“Currently, we are the closest we have ever been to achieving gender equity: with 13 women and eight men…. but I am guessing the equity question doesn’t exactly apply when the numbers sit in favour of women! Our industry has changed. Gender equity is taken seriously.
“Women are well represented on our boards, in our awards juries and at our Institute. There is a great wave of camaraderie that currently exists in our profession and I think that comes from broad representation and a deep desire for us all to work together to promote good architecture.”
Rachel also talks about the pressures of being a female architect, “Years ago when my kids were very little, the pressure of being the primary carer and a working architect was tough. This is common.
“There have been 16 children born to women working in our practice over the years… so we have ‘in-house’ empathy. Shared experience makes this stressful time a whole lot less stressful.
“With the youngest of my three kids nearly 10 years old, I feel like I am finally coming up for air and am able to hit my stride again.”
Kirsten Stanisich is the Director of Interior Design at SJB Sydney. Having recently taken out Designer of the Year at IDEA, Kirsten’s work is turning heads and cementing her outstanding talent.
When asked if the industry is catching up with gender equity, Kirsten shares, “I think the industry has just come to terms with understanding that there is an issue around gender equity, particularly at the senior and partnership levels of large architectural practices.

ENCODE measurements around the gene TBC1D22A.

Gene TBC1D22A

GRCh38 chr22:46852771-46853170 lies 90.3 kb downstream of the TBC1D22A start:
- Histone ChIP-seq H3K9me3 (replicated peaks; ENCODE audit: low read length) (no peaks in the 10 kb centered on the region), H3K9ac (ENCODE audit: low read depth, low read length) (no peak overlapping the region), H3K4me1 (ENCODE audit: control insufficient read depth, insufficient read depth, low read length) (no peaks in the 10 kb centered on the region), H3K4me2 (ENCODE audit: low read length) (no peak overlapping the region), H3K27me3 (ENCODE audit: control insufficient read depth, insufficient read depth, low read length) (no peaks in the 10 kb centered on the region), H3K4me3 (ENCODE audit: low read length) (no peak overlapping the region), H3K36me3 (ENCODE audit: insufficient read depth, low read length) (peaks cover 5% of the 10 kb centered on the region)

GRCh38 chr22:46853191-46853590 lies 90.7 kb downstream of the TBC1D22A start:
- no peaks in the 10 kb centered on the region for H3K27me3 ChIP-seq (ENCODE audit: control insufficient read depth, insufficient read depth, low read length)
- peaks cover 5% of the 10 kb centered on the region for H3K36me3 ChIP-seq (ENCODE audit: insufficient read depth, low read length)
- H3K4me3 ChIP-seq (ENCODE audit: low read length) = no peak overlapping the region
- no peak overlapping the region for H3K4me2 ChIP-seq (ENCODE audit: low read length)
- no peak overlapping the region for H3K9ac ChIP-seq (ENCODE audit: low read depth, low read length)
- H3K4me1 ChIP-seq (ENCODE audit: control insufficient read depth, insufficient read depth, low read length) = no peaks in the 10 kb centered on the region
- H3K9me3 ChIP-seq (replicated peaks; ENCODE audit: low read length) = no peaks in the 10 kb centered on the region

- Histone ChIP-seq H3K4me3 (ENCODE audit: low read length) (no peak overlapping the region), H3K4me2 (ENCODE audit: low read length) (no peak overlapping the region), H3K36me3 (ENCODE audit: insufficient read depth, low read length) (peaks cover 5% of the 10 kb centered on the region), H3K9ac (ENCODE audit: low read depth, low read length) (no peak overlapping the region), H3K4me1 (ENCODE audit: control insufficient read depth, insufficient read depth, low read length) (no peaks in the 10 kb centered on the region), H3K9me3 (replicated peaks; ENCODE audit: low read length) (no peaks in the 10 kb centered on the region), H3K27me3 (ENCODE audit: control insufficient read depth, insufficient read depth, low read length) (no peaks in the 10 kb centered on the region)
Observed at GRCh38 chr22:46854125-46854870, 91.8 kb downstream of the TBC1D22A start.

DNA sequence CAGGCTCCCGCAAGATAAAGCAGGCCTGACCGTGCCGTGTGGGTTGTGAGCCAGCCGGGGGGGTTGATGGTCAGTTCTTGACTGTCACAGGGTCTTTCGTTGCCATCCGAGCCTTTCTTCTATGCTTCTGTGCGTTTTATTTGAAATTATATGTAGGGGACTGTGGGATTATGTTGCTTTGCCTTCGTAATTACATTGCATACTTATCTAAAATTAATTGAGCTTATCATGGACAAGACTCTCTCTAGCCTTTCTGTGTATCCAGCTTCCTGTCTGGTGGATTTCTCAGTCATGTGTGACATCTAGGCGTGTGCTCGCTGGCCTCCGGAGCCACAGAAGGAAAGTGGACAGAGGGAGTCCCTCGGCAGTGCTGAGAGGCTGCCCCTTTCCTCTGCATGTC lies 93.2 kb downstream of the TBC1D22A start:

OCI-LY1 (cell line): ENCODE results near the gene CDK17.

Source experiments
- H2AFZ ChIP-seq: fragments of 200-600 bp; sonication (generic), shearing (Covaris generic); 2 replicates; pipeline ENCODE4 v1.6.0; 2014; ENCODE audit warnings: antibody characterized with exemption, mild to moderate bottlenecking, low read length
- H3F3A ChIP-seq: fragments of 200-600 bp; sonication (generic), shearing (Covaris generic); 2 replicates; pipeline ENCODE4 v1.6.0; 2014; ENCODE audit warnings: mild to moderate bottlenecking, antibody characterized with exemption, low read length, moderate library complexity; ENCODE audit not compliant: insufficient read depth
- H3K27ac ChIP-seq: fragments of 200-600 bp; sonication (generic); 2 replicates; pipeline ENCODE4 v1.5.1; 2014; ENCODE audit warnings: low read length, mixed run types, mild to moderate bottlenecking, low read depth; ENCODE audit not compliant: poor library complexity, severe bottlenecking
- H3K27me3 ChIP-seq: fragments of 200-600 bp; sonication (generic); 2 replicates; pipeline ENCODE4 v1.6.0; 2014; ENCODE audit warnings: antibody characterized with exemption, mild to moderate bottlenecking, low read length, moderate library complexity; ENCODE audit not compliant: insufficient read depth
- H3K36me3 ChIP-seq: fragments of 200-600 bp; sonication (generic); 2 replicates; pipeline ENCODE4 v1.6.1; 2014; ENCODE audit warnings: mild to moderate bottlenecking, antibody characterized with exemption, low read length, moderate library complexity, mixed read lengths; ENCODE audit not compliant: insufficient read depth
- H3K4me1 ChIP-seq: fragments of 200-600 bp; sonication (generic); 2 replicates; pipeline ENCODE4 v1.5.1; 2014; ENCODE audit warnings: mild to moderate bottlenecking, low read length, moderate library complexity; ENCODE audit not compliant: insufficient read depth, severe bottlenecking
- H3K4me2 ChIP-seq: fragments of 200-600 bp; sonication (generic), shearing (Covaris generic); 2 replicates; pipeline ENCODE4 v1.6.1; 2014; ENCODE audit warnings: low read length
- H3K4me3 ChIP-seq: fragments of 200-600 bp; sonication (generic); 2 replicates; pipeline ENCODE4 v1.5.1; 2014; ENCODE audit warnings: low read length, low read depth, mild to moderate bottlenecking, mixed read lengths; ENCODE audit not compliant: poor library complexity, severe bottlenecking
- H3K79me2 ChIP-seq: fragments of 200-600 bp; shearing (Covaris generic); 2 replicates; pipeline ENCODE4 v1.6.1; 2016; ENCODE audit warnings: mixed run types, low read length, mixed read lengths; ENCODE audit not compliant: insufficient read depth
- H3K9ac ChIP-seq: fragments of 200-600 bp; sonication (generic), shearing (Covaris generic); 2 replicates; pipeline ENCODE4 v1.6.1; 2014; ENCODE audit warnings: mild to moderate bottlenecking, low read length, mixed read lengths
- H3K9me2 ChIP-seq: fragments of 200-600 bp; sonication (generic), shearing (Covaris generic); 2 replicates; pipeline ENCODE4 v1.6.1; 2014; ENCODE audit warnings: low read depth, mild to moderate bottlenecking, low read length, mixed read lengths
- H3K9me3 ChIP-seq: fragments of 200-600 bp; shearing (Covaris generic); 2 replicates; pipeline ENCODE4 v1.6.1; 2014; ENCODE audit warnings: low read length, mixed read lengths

“There is still a long way to go, but I am very positive about seeing the momentum increase and I am hoping that when I eventually leave this profession it will be a very different place to where I started.”
On advice to young women starting out, Kirsten says “My advice to young women entering the industry is to keep up your endurance, because all of the small changes happening right now, will suddenly result in major change across the industry.”
Emma Williamson is a Director at Cox Architecture Perth, having been the Co-founder of CODA Studio with Kieran Wong and steering the successful practice into a successful merger.
Emma’s advice to young women coming up in the industry is practical and to the point, “The first thing I would advise a woman in architecture is – get registered before you start a family! This is a huge confidence booster; it positions you well for re-entry into the profession after a break and will have the effect of getting you on site early. You should choose your employer on the basis of this opportunity.”
In terms of initiatives that have helped to create gender equity, Emma shares, “Women have started to find their voice through the collective efforts of projects such as Parlour.
“I think that we can also see that it makes financial sense to capitalise on our investment in the education of men and women and to work on ways of retaining talent.
“It is through the conscious actions and support from men in the workplace that we can see real change. More women have a seat at the table now and I think this will have a huge, positive impact in the coming years.”